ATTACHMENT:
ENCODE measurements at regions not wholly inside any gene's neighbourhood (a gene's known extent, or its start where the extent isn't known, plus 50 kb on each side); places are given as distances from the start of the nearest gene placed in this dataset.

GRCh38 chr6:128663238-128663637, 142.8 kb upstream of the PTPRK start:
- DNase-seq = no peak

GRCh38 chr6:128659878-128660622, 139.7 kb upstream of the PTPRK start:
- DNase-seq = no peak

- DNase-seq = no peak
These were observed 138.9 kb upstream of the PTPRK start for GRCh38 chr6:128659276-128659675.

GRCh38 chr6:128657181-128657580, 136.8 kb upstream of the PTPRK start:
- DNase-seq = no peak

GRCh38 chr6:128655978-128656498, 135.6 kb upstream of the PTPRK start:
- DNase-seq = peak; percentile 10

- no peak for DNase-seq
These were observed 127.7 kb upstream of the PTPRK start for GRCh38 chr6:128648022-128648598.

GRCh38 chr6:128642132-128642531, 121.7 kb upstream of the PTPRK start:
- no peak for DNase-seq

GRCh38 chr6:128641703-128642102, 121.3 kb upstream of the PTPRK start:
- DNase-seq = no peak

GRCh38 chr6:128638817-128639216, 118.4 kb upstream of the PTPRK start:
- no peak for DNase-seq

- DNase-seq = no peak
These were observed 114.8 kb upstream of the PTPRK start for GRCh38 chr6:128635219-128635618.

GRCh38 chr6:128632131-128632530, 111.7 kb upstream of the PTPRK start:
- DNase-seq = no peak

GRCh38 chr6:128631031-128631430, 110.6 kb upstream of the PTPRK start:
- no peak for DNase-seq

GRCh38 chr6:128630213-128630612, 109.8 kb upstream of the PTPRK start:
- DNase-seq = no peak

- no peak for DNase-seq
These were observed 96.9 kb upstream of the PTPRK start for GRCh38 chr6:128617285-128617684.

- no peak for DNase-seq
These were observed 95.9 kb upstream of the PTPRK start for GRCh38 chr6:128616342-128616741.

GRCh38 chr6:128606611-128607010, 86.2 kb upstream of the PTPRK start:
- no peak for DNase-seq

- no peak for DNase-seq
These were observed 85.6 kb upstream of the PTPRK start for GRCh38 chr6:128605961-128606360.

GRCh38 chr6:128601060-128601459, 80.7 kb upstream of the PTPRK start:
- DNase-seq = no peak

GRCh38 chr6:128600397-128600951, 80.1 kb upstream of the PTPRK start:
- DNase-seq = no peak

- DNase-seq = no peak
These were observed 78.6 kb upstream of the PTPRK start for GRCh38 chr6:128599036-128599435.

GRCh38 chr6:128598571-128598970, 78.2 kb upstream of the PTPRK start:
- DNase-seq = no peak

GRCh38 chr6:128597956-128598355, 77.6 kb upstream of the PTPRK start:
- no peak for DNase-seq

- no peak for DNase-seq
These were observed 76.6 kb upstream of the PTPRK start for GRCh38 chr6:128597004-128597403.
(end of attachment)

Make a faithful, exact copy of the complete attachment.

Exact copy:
ENCODE measurements at regions not wholly inside any gene's neighbourhood (a gene's known extent, or its start where the extent isn't known, plus 50 kb on each side); places are given as distances from the start of the nearest gene placed in this dataset.

GRCh38 chr6:128663238-128663637, 142.8 kb upstream of the PTPRK start:
- DNase-seq = no peak

GRCh38 chr6:128659878-128660622, 139.7 kb upstream of the PTPRK start:
- DNase-seq = no peak

- DNase-seq = no peak
These were observed 138.9 kb upstream of the PTPRK start for GRCh38 chr6:128659276-128659675.

GRCh38 chr6:128657181-128657580, 136.8 kb upstream of the PTPRK start:
- DNase-seq = no peak

GRCh38 chr6:128655978-128656498, 135.6 kb upstream of the PTPRK start:
- DNase-seq = peak; percentile 10

- no peak for DNase-seq
These were observed 127.7 kb upstream of the PTPRK start for GRCh38 chr6:128648022-128648598.

GRCh38 chr6:128642132-128642531, 121.7 kb upstream of the PTPRK start:
- no peak for DNase-seq

GRCh38 chr6:128641703-128642102, 121.3 kb upstream of the PTPRK start:
- DNase-seq = no peak

GRCh38 chr6:128638817-128639216, 118.4 kb upstream of the PTPRK start:
- no peak for DNase-seq

- DNase-seq = no peak
These were observed 114.8 kb upstream of the PTPRK start for GRCh38 chr6:128635219-128635618.

GRCh38 chr6:128632131-128632530, 111.7 kb upstream of the PTPRK start:
- DNase-seq = no peak

GRCh38 chr6:128631031-128631430, 110.6 kb upstream of the PTPRK start:
- no peak for DNase-seq

GRCh38 chr6:128630213-128630612, 109.8 kb upstream of the PTPRK start:
- DNase-seq = no peak

- no peak for DNase-seq
These were observed 96.9 kb upstream of the PTPRK start for GRCh38 chr6:128617285-128617684.

- no peak for DNase-seq
These were observed 95.9 kb upstream of the PTPRK start for GRCh38 chr6:128616342-128616741.

GRCh38 chr6:128606611-128607010, 86.2 kb upstream of the PTPRK start:
- no peak for DNase-seq

- no peak for DNase-seq
These were observed 85.6 kb upstream of the PTPRK start for GRCh38 chr6:128605961-128606360.

GRCh38 chr6:128601060-128601459, 80.7 kb upstream of the PTPRK start:
- DNase-seq = no peak

GRCh38 chr6:128600397-128600951, 80.1 kb upstream of the PTPRK start:
- DNase-seq = no peak

- DNase-seq = no peak
These were observed 78.6 kb upstream of the PTPRK start for GRCh38 chr6:128599036-128599435.

GRCh38 chr6:128598571-128598970, 78.2 kb upstream of the PTPRK start:
- DNase-seq = no peak

GRCh38 chr6:128597956-128598355, 77.6 kb upstream of the PTPRK start:
- no peak for DNase-seq

- no peak for DNase-seq
These were observed 76.6 kb upstream of the PTPRK start for GRCh38 chr6:128597004-128597403.